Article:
Isn't it nice to see collaboration? The Apache Axis group is starting to work with the Geronimo group on implementing JSR 109: Implementing Enterprise Web Services. JSR109 defines the Web Services for J2EE architecture. It does not interfere with the J2EE components functionality, rather, opens a new avenue to access them as web services. JOnAS also put their hat in the ring to help the effort, which would result in JOnAS / Axis integration.
- Posted by: Dion Almaer
- Posted on: October 23 2003 10:40 EDT
There is a proposal for this work on the Wiki: JSR 109 Proposal
There is also a proposed architecture: JSR 109 Architecture
Isn't it great to see different groups working together like this?
View the JSR 109 Detail page: JSR 109: Implementing Enterprise Web Services
- What is the current status of Geronimo? by John Smith on October 23 2003 12:15 EDT
- Enhydra and Axis by Alfred Madl on October 23 2003 13:04 EDT
- Is there a relationship with IBM WSIF by Olivier Brand on October 24 2003 06:13 EDT
I didn't think Geronimo was ready for primetime, but maybe it is. I couldn't figure out their status on their site. I have been very impressed by Tomcat, and I would love Geronimo fill the Apache J2ee slot.
You will also here big news very soon on Enhydra and Axis !
Looking at the JSR109 architecture and goals, I was wondering what was the difference with the goals of JSR109 and WSIF. WSIF is solving the integration with various J2EE components using WSDL extensions. Could someone comment on this ?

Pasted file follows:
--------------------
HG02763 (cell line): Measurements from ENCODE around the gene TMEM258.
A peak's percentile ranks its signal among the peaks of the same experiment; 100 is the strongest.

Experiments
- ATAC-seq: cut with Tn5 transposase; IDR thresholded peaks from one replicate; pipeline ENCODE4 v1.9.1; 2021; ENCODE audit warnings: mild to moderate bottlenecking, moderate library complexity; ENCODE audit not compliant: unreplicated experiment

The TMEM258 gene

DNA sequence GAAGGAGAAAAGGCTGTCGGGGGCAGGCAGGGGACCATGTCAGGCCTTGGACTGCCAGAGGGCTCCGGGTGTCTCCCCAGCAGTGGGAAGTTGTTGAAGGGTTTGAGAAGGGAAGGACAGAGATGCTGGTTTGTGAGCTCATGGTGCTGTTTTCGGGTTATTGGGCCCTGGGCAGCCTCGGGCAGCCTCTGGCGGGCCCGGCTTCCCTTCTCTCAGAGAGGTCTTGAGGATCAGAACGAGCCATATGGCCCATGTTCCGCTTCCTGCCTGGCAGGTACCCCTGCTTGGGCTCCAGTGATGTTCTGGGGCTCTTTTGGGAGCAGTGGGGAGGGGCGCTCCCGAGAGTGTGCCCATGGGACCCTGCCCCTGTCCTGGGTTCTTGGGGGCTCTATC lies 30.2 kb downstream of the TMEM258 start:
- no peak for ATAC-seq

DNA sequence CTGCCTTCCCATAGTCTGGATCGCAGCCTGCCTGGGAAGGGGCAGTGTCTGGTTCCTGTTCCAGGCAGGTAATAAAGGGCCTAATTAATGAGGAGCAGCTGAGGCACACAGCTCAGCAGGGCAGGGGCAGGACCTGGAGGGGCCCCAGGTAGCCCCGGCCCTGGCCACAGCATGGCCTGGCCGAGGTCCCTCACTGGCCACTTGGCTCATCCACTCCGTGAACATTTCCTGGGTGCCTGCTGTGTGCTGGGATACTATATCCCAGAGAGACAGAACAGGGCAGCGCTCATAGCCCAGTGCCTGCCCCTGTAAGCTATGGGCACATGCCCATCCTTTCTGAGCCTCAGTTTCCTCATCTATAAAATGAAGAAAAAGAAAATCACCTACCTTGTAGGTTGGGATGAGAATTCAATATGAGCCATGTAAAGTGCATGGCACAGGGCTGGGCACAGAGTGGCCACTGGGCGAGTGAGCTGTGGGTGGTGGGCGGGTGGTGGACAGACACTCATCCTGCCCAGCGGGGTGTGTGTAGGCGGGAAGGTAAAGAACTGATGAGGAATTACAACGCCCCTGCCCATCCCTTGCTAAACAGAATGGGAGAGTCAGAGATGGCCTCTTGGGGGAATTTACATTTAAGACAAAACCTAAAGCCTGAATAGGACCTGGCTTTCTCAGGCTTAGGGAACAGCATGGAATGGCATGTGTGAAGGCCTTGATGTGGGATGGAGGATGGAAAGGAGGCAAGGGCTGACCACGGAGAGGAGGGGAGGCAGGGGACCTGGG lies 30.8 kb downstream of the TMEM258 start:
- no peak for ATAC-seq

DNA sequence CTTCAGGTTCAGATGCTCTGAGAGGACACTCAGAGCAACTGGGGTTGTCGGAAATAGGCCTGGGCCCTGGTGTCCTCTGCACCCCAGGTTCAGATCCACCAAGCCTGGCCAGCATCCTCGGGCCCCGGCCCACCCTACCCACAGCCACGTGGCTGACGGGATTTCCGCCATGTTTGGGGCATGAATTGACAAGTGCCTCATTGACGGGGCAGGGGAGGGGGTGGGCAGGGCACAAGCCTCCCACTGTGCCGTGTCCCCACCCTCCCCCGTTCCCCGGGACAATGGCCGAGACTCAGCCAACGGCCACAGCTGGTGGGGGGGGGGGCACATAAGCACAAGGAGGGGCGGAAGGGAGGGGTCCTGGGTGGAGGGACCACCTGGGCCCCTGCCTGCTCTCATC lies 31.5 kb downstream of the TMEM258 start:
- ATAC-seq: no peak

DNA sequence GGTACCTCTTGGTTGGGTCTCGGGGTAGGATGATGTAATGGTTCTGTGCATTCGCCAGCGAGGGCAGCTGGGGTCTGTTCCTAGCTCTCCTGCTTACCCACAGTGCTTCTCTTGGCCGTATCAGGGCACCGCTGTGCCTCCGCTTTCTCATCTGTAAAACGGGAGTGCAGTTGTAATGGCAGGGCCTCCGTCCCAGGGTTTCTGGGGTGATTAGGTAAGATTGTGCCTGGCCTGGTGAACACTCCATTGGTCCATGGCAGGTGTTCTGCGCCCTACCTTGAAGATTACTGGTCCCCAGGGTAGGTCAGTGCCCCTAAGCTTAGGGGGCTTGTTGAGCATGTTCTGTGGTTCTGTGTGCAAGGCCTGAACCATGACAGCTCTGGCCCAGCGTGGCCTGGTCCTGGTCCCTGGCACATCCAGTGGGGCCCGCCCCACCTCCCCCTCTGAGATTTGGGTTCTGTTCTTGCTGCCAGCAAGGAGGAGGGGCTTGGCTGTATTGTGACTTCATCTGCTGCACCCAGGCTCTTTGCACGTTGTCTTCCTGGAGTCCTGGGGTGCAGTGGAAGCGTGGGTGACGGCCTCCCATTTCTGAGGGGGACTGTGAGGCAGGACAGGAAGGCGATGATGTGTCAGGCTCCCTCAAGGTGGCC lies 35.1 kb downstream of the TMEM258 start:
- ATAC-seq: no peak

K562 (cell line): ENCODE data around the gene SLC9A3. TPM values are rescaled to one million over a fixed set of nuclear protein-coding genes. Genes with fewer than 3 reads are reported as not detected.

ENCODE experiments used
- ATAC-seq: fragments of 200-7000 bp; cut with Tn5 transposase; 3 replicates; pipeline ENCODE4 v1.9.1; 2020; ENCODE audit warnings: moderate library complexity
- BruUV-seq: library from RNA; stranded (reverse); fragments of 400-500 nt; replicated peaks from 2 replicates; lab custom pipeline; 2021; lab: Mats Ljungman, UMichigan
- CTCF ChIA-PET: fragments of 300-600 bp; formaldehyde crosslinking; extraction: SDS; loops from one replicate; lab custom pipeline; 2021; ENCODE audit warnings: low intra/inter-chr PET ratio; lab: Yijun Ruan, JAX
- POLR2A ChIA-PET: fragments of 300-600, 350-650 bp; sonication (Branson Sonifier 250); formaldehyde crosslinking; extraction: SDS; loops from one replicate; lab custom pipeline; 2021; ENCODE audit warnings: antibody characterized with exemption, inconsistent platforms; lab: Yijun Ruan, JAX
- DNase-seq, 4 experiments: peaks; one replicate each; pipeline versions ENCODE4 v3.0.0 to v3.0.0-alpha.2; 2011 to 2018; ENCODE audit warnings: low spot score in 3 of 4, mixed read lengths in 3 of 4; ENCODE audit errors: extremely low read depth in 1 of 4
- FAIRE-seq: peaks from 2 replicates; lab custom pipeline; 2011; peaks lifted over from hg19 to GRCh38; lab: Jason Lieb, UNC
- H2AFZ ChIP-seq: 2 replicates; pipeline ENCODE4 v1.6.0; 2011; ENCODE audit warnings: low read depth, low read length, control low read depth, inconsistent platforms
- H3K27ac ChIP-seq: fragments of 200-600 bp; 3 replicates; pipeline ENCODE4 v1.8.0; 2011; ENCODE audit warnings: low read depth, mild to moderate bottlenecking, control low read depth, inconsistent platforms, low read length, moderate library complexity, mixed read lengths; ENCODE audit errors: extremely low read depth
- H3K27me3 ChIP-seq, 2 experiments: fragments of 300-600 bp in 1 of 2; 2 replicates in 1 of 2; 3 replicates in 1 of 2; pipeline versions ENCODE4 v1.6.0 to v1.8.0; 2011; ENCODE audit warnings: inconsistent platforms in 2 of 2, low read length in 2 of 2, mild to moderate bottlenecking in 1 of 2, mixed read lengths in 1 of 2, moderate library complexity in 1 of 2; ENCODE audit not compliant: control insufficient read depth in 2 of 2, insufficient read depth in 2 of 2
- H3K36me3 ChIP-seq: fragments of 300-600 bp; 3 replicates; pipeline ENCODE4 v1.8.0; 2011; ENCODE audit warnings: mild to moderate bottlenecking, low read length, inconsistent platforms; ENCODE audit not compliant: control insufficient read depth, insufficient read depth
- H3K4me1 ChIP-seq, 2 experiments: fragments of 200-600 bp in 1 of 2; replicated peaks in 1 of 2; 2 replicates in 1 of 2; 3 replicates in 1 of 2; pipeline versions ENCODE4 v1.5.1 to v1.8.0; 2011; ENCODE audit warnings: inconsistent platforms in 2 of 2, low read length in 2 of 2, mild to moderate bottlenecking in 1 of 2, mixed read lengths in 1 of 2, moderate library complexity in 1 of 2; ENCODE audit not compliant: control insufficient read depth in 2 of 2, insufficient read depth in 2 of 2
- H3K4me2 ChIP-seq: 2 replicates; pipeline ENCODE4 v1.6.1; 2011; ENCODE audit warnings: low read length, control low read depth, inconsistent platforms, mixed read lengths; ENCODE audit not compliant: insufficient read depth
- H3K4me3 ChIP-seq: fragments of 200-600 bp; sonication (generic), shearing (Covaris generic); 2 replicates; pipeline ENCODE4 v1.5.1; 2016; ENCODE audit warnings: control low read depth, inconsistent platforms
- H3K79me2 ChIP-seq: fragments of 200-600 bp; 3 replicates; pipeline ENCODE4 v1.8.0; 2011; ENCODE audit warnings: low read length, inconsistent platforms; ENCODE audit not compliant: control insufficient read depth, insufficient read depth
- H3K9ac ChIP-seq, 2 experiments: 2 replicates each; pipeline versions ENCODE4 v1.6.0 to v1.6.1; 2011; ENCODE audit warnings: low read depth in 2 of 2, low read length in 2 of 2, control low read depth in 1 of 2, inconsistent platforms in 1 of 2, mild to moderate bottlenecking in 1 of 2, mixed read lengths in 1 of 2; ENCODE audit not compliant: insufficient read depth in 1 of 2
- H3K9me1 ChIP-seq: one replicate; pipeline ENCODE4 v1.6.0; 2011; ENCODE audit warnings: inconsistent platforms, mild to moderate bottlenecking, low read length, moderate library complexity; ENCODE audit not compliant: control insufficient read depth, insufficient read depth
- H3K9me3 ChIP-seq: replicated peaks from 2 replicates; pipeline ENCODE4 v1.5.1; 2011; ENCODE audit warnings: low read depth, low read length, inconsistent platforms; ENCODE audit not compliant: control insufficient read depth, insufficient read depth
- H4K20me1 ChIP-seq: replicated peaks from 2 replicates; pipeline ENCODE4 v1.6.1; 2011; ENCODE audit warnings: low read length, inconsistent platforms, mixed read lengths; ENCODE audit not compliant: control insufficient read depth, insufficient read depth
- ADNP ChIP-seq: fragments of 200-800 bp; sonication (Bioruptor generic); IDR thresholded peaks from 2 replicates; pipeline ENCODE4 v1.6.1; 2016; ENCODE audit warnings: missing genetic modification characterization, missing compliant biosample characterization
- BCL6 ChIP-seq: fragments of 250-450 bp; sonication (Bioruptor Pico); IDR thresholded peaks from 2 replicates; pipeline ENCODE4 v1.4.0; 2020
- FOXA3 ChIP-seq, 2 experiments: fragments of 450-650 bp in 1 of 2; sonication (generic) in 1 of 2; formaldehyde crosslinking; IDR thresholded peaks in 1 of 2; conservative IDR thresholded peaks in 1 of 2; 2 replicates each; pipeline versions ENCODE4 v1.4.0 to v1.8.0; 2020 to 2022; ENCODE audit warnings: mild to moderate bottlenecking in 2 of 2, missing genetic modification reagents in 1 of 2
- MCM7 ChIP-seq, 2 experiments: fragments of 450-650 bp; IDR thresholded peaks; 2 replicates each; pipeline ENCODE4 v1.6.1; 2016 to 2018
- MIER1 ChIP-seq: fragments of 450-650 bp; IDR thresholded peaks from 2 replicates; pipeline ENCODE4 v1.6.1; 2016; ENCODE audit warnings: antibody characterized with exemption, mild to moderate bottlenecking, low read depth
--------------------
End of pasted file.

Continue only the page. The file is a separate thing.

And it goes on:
Looking at the JSR109 architecture and goals, I was wondering what was the difference with the goals of JSR109 and WSIF. WSIF is solving the integration with various J2EE components using WSDL extensions.
JSR 109 brings vendor neutrality to web service components. WSIF makes it easy to migrate a component between arbitrary frameworks (including, but not limited to web services).
WSDL and components are both used by WSIF and JSR 109, but that's the extent of the similarity. JSR 109 is more limited in scope: it requires SOAP and supports only servlet or stateless session bean. WSIF doesn't dictate component type, and doesn't require J2EE. WSIF doesn't dictate a wire protocol or wire format -- it doesn't even need a socket -- one intended use is to integrate Java classes in process.
So if I understand you, WSIF is once again proving that open source packages are fulfilling direct needs from real developers.
Some companies like Collaxa, implementor of the WBPEL (Web Service Biz Process language) specification, is using WSIF in order to have all components integrated into a complex workflow.
It would be nice to have some representation from Open Source orgs. like Apache, JBoss, ObjectWeb, ... to be included into these JSRs.
But this is another entire topic which has already been covered at TSS.